Your Place of Prayer

At my Community Bible Study yesterday we read about Jesus retreating to a “desolate place” to pray.  He was deeply saddened at the death of John the Baptist and we can infer He needed time with His Father to grieve and recharge.

The CBS leader shared she has a friend who is fond of asking, “Have you been to your desolate place today?”

We need desolate places.  Quiet times to reconnect with our Creator.  To receive “God-Hugs”.

Personally, I feel centered when I have spent time in my desolate place.  But often the lure of the mundane takes over and suddenly I’m driving who knows where, annoyed by who knows what – with zero spiritual reserve, having neglected time in the desolate place.

Some call it, “the tyranny of the urgent”.

If anyone should have fallen prey to such tyranny, it was Susanna Wesley, the mother of church reformers, John and Charles Wesley.

In the early 1700s in a rural English village, Susanna raised and homeschooled ten children, her husband absent most of the time. (She had given birth to nineteen, but nine of them, including two sets of twins, had died in infancy.)

Susanna was herself the youngest of twenty-five children and had received little formal education  But she taught herself classical literature, math, and science.  And she also made a commitment to study the Bible and pray for two hours each and every day.  Yes, TWO hours.

How did she do it with ten kids afoot?

Susanna had a practice that all her children abided.  Susanna would sit on a kitchen stool and flip her apron over her head.  Underneath this “tent” she studied and prayed.  And the children, babies and all, knew not to disturb her unless there was an emergency.  They were expected to do their own reading, their chores, and to watch one another during this time.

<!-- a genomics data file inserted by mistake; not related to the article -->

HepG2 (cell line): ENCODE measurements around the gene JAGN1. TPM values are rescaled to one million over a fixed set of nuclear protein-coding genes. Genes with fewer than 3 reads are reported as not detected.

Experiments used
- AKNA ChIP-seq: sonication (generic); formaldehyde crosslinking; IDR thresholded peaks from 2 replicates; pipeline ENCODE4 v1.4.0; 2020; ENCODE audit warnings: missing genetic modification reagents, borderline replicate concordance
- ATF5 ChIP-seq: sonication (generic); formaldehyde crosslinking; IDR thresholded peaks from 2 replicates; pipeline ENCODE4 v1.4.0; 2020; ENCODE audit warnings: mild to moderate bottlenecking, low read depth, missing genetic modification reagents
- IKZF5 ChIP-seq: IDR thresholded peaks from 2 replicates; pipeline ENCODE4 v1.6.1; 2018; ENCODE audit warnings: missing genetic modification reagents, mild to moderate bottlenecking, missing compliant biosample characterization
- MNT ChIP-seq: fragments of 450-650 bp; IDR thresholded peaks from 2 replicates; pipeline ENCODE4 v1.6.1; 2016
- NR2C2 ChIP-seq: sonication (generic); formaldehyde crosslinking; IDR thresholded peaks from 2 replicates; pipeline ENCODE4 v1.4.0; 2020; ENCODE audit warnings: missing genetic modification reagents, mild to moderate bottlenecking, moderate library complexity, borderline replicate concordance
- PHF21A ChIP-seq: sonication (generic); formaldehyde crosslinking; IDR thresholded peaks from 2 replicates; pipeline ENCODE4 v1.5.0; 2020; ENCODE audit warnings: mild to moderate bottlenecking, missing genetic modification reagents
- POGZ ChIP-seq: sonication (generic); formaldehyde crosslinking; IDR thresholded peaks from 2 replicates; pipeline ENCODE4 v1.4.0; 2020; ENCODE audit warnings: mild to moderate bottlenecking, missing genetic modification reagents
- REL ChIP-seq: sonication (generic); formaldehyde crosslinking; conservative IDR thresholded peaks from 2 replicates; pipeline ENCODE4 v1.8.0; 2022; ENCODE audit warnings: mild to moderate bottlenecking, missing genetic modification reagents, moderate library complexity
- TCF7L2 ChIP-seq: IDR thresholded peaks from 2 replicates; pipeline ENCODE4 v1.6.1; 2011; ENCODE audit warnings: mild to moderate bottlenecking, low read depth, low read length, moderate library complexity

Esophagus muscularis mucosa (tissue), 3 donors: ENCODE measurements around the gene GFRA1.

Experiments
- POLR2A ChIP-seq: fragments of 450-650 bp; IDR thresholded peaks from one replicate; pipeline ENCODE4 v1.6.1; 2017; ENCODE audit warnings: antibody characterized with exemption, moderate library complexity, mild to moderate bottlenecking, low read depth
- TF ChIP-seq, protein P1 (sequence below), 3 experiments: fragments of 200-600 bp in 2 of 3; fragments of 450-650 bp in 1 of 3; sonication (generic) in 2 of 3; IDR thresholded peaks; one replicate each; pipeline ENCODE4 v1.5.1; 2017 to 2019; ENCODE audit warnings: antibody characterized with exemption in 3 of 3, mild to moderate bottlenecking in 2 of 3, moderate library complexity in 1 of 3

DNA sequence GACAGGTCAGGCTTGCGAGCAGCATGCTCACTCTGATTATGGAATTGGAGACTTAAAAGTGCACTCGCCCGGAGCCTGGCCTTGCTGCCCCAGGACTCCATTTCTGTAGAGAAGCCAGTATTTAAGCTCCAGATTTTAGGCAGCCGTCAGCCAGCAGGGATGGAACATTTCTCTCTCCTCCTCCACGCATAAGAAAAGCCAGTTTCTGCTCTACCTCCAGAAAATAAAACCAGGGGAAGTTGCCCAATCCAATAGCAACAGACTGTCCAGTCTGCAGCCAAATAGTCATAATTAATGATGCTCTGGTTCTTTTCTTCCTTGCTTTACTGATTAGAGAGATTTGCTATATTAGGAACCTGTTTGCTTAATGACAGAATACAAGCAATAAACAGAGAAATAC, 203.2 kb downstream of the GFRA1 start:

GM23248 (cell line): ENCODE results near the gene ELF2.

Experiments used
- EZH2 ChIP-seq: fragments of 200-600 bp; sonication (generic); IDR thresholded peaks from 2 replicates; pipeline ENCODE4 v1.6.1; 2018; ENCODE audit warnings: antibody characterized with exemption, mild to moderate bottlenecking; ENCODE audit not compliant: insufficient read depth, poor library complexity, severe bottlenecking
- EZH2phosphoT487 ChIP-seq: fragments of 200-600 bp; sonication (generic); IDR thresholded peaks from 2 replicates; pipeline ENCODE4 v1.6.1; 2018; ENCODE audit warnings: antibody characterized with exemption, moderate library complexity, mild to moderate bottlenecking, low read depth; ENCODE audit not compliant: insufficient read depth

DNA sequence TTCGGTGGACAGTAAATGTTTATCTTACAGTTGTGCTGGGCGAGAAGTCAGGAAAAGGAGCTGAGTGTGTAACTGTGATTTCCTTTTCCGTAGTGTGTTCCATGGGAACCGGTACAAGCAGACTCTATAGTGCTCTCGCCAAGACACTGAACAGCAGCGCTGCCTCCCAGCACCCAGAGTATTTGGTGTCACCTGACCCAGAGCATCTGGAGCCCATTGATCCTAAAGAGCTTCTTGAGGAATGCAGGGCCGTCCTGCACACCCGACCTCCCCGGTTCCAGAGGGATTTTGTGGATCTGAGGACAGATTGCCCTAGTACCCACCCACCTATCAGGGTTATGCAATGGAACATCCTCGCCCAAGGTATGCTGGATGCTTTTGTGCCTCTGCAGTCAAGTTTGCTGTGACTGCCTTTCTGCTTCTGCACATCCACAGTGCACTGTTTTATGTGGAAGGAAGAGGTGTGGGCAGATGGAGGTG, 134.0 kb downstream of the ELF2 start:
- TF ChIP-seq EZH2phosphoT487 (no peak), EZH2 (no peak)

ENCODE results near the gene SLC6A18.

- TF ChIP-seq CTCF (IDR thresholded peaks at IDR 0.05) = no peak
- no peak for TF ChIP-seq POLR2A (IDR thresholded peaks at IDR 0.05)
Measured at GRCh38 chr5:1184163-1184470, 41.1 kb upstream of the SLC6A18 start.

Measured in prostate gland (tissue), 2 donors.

Susanna’s reputation in Bible knowledge spread through the region and soon neighbors came over to join her children in the lessons she taught.  (And incidentally, she taught the same curriculum to her girls as she did the boys – unheard of in those days.)

Susanna’s two sons went on to preach to over a million people, to spread God’s message of love and forgiveness worldwide, and to write prolifically.

A legacy forged under an apron.  Her desolate place.


So clearly I have NO excuse.

I may not spend two hours a day.  And my family probably won’t lead spiritual revivals. But surely I can flip over an apron — or at least a throw blanket.



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“For Susanna Wesley, there was no amount of distraction that could keep her from prayer and the Bible. That kind of life, deeply rooted, produced great fruit, as evidenced not only by the people who came to hear her teach but also by the children she influenced. The great truth in her story is how prayer does not occupy the stage of activity. Its power is in the quiet trust of gentle souls who are willing to pull away from the everyday to commune with God.”  (Faith Gateway)




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